Varni Bafi of Ardabil
Varni Bafi of Ardabil
“Varni Bafi” or making Varni, is a traditional and popular weave of Azerbaijan region. Today it is produced in an area called Dasht-e Moghan that is located in the territory of Ardabil province. Varni is a nomadic hand-weave and belongs to an ancient tribe that was known as Shahsavan in the past. The Shahsavan, which was formed by merging of fifty tribes into each other, was named so by Shah Abbas Safavid who ordered them to settle in Azerbaijan as a defense against the advances of Ottoman Empire. Today the name of Shahsavan has changed to Ilsavan. Varni is a delicate Kelim also known as Sumak. According to many specialists, Varni, that is double sided, is an intermediate between carpets and Kelims. It is considered among the complex weaves and it takes a skillful weaver with years of experience to make a Varni.
Varni is weaved using “Pudpichi”. It is a method in which in addition to wrap and weft yarns, an extra thin weft is added to the body of Kelim. After inserting the weft yarns, the thin weft is inserted too and then they are packed together by the comb. The extra weft enhances the interconnection of yarns and adds to the durability of the weave. This is considered as the last upgrade in the craft of Kelims. Another weave, very similar to Varni, is “Shirikipich” that is a product of Kerman. They also differ in motifs and patterns.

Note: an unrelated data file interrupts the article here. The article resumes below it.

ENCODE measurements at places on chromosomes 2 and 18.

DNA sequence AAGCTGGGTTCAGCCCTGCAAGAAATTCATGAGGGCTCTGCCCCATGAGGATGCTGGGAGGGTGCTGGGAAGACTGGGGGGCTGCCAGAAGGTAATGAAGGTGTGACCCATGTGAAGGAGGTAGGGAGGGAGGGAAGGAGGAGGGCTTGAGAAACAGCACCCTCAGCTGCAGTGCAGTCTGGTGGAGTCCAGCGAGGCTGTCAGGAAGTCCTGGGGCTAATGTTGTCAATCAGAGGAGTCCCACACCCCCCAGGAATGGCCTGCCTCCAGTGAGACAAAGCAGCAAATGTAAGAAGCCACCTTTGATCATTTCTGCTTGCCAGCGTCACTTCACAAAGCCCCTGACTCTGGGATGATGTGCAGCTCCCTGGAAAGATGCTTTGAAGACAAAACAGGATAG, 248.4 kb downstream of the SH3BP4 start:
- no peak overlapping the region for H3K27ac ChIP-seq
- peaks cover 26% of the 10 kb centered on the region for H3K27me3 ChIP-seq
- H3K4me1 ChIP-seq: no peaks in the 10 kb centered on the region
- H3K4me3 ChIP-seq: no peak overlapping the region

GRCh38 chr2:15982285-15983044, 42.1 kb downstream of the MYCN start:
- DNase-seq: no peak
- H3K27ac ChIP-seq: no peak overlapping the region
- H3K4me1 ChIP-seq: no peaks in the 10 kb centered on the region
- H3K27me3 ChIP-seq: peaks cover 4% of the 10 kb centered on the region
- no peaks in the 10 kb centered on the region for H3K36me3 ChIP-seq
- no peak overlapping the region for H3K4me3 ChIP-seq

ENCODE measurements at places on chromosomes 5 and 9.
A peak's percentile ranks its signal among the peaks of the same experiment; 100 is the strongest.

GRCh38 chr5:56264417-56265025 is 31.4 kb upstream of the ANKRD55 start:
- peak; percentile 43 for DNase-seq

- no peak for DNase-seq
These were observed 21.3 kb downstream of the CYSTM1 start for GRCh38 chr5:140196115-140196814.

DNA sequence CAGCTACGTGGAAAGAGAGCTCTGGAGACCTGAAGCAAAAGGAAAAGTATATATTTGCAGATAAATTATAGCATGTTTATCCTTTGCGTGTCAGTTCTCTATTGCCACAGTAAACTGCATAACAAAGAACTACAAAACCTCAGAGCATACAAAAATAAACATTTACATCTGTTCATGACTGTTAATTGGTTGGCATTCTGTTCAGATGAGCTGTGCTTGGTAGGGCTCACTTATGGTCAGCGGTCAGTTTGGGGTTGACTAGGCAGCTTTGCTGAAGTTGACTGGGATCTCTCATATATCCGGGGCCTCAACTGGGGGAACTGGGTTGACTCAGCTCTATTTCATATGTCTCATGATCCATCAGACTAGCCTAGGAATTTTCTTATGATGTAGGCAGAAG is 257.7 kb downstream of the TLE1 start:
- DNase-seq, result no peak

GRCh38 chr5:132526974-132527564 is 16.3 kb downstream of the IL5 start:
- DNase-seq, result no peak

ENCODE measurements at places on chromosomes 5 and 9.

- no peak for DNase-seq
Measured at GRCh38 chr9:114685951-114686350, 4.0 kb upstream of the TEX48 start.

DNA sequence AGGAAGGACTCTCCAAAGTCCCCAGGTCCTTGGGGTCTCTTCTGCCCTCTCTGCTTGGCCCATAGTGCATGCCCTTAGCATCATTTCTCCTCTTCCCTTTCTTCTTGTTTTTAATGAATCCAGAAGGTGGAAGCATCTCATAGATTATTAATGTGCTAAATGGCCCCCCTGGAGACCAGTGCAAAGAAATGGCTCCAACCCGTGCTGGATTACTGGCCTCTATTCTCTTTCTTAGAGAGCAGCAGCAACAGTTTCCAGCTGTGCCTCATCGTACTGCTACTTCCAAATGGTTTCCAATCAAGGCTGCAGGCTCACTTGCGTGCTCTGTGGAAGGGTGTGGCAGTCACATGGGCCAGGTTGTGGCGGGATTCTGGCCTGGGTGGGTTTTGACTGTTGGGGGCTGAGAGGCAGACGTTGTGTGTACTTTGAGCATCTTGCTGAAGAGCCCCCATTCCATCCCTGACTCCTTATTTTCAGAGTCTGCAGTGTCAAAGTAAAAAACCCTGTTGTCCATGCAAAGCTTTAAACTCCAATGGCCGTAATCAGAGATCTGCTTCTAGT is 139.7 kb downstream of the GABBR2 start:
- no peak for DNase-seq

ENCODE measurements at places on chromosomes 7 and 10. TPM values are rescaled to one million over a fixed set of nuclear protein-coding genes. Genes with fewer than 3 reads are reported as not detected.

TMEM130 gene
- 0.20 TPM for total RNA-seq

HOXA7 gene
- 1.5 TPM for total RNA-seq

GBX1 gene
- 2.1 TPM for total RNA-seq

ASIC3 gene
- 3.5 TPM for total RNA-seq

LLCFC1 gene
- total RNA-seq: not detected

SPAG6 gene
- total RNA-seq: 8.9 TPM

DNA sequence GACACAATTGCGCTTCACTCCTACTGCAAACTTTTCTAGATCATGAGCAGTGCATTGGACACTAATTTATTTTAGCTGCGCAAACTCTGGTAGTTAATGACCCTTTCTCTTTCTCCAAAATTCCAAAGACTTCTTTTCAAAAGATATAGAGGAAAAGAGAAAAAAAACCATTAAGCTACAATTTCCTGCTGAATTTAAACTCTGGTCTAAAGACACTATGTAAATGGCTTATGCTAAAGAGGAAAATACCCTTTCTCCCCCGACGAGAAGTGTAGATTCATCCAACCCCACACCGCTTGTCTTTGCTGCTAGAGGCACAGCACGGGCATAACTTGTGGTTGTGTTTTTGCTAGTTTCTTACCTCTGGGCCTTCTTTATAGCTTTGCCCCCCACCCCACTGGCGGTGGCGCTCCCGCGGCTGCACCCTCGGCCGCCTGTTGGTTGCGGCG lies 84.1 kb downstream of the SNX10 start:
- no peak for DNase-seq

According to legends of Azerbaijan, Noah’s ark had landed in this area and this is a reason why animal motifs are very popular. Varani is made more often in the winter season, because that is when the tribe has settled in one place and have the necessary time. The yarn is a mixture of silk and wool. Cotton, wool or silk yarns are used as wraps, and hand spun wool or silk yarn as wefts. Azerbijan nomads use Varni to make saddlebags and horse covers that, in terms of style, motifs (birds and animals) and color palettes, are among the best horse covers of Iran. The big saddlebags that are used to carry the utensils of nomads are ornated by motifs that are inspired by prehistoric potteries of this area.